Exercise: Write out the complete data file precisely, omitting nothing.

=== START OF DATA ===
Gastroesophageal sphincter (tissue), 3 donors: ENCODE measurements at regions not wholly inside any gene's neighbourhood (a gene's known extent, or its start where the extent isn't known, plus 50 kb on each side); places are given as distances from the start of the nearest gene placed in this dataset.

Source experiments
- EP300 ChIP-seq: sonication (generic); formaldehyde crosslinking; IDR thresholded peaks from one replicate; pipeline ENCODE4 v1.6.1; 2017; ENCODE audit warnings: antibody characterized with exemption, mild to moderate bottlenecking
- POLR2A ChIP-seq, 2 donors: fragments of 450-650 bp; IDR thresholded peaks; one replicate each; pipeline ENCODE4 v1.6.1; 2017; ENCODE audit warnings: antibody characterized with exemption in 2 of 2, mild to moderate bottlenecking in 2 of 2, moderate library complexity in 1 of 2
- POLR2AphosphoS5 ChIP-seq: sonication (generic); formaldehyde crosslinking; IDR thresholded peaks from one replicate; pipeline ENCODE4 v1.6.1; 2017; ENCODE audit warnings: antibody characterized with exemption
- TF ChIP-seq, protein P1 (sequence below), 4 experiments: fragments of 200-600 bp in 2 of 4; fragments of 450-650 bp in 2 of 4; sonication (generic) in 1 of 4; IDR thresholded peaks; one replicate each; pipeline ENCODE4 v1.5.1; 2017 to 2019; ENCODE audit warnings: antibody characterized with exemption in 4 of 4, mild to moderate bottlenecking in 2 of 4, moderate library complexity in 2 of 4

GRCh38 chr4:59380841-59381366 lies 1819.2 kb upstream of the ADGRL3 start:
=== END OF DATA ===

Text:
Gastroesophageal sphincter (tissue), 3 donors: ENCODE measurements at regions not wholly inside any gene's neighbourhood (a gene's known extent, or its start where the extent isn't known, plus 50 kb on each side); places are given as distances from the start of the nearest gene placed in this dataset.

Source experiments
- EP300 ChIP-seq: sonication (generic); formaldehyde crosslinking; IDR thresholded peaks from one replicate; pipeline ENCODE4 v1.6.1; 2017; ENCODE audit warnings: antibody characterized with exemption, mild to moderate bottlenecking
- POLR2A ChIP-seq, 2 donors: fragments of 450-650 bp; IDR thresholded peaks; one replicate each; pipeline ENCODE4 v1.6.1; 2017; ENCODE audit warnings: antibody characterized with exemption in 2 of 2, mild to moderate bottlenecking in 2 of 2, moderate library complexity in 1 of 2
- POLR2AphosphoS5 ChIP-seq: sonication (generic); formaldehyde crosslinking; IDR thresholded peaks from one replicate; pipeline ENCODE4 v1.6.1; 2017; ENCODE audit warnings: antibody characterized with exemption
- TF ChIP-seq, protein P1 (sequence below), 4 experiments: fragments of 200-600 bp in 2 of 4; fragments of 450-650 bp in 2 of 4; sonication (generic) in 1 of 4; IDR thresholded peaks; one replicate each; pipeline ENCODE4 v1.5.1; 2017 to 2019; ENCODE audit warnings: antibody characterized with exemption in 4 of 4, mild to moderate bottlenecking in 2 of 4, moderate library complexity in 2 of 4

GRCh38 chr4:59380841-59381366 lies 1819.2 kb upstream of the ADGRL3 start: